Tag Archives: sports fiction

Book Review: Out of My Mind Flies But Falls at the End


Some spoilers.

The first book on our reading list for ENG 561: Giving Voice to the Voiceless is Sharon M. Draper’s Out of My Mind, one of the nominees for the 2014 Nutmeg Book Award and high on my mental shortlist for the award.  Out of My Mind is the story of a middle-school girl with cerebral palsy, extremely intelligent but unable to speak without the aid of a machine (which she obtains only midway through the story) and unable to complete basic tasks like dressing or feeding herself.  Out of My Mind chronicles Melody’s struggle to fit in and to express herself to a world that largely sees only her disability.  Extremely intelligent with a photographic memory and synesthesia besides, Melody enters a quiz bowl competition, surpassing her classmates in trials, providing her with the opportunity to show the world her intelligence or at least her ability to comprehend, compete, and retain information.  But because her disability makes her classmates uncomfortable, her chance is stolen, and her inability to communicate effectively, swiftly, and without aid leads to further tragedy, which ultimately is resolved happily enough, but was quite a gut punch from Draper to her readers.

Out of My Mind is written in a simple past first person.  The book reveals itself at the end to be the work of Melody, written as an autobiography for class.

Out of My Mind falls for me into one of the pitfalls of sports fiction (though I had to laugh a little when I looked over what sports fiction I’ve read): dull and plot-miring over-explanation of a sport that is a catalyst but the understanding of which is not really crucial to the plot.  Meg Wolitzer in The Fingertips of Duncan Dorfman hangs by her fingertips from this cliff’s edge, but Draper teeters by that same precipice when she lists questions and answers for the quiz bowl in her fiction.  Luckily, a quiz bowl question is briefer than a list of 101 two-letter words, and I was more forgiving of Draper, who also seemed to recognize this problem and, as quickly as she could, moved Melody past inserting the questions into the text.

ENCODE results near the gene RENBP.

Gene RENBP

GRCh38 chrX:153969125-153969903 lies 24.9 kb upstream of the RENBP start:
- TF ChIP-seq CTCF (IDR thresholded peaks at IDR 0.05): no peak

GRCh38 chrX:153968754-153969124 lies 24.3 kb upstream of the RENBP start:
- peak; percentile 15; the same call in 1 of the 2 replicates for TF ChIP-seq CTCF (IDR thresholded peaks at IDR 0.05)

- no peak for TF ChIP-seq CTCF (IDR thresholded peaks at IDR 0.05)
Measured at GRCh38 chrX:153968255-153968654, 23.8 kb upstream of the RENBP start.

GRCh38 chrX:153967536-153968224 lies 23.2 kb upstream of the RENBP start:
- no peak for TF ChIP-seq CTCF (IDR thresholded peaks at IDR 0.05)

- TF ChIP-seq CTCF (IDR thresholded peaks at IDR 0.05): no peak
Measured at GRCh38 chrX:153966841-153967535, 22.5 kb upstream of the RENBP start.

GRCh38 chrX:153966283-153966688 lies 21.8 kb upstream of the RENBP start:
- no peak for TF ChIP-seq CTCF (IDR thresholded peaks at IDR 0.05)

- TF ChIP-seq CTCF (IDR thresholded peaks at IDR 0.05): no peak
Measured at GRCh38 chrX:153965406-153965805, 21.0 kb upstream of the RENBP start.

Otherwise, Out of My Mind is a well-written text, employing many tricks of the trade and leaning towards poetic prose without frequently tumbling into a brier of flowery language.

As a story about voice and voicelessness, Out of My Mind is fascinating, with voice and voicelessness oscillating between being voluntary and involuntary, frustrating and a defense mechanism, even for Melody, for whom for all her life prior voicelessness has been the only option.

Melody is prone to bouts of teenage-ness and this helps to make her real.  In Melody’s struggle to fit in and be understood by her peers, Melody’s cerebral palsy and voicelessness become another hurdle, but the struggle itself is a standard middle-grade trial, one to which I think we can all, at almost any age, relate, and this too helps to make Melody a relatable and real character.